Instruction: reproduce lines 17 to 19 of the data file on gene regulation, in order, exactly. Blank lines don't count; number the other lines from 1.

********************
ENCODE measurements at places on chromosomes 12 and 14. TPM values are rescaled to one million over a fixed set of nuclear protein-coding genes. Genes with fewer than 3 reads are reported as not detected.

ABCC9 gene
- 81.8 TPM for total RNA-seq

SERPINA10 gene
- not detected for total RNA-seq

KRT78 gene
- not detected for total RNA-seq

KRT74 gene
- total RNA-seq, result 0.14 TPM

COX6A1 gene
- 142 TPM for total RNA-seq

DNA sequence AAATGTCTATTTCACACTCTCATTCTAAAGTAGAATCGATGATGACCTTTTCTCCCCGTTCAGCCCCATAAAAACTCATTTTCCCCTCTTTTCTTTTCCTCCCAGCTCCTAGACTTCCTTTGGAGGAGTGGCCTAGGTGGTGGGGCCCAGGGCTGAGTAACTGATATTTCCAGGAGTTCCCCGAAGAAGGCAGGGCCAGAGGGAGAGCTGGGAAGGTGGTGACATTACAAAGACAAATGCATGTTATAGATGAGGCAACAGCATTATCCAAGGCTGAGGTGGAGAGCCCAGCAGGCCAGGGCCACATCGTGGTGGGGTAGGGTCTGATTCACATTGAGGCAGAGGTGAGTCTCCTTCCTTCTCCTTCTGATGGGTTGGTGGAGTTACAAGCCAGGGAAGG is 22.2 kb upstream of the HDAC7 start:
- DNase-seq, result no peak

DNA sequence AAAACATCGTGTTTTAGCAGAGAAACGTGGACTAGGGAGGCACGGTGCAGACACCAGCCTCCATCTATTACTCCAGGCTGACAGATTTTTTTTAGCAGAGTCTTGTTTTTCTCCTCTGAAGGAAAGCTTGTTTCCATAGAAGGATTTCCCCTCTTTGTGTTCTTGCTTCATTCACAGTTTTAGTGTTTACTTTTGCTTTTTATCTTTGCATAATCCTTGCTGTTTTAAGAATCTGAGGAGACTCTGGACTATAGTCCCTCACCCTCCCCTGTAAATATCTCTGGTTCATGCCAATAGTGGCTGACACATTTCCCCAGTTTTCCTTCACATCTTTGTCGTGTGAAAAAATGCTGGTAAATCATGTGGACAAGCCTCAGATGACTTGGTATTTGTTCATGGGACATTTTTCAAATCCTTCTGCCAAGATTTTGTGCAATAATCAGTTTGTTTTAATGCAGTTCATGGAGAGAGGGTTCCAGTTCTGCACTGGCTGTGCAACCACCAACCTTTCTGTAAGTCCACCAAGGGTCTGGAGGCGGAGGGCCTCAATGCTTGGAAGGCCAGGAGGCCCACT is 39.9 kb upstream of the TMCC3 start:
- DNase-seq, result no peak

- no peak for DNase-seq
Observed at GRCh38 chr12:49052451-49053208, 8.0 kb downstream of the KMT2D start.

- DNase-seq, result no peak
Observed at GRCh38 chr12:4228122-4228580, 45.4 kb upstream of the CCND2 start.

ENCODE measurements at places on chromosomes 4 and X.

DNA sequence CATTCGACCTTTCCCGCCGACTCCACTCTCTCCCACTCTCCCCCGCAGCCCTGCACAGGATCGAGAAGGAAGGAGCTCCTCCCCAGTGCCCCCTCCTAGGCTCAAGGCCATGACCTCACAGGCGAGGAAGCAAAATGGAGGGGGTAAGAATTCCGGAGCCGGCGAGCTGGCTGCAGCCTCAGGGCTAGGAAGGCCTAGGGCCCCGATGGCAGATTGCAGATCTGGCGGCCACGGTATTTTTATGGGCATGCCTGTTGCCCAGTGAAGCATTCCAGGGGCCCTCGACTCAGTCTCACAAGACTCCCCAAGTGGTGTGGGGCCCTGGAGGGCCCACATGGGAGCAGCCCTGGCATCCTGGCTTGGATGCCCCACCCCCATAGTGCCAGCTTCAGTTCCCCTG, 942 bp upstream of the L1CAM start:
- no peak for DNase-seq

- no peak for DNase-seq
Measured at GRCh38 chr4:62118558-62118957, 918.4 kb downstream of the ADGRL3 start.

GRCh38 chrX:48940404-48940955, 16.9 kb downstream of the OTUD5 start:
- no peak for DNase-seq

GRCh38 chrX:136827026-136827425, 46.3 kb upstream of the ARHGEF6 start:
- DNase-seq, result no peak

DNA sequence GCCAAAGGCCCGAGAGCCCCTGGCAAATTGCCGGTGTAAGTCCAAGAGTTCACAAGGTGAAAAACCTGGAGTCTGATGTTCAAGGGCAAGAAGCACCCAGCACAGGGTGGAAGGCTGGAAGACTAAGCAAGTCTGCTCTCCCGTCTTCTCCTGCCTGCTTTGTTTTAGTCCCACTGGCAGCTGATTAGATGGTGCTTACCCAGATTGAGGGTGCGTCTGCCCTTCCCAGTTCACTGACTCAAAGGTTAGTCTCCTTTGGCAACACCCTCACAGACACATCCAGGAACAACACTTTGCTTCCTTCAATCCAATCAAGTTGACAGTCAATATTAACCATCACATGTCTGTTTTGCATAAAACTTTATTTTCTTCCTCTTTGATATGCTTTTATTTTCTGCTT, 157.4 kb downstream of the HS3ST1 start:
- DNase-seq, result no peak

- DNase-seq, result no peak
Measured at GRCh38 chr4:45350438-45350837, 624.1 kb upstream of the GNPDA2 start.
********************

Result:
Observed at GRCh38 chr12:49052451-49053208, 8.0 kb downstream of the KMT2D start.

- DNase-seq, result no peak
Observed at GRCh38 chr12:4228122-4228580, 45.4 kb upstream of the CCND2 start.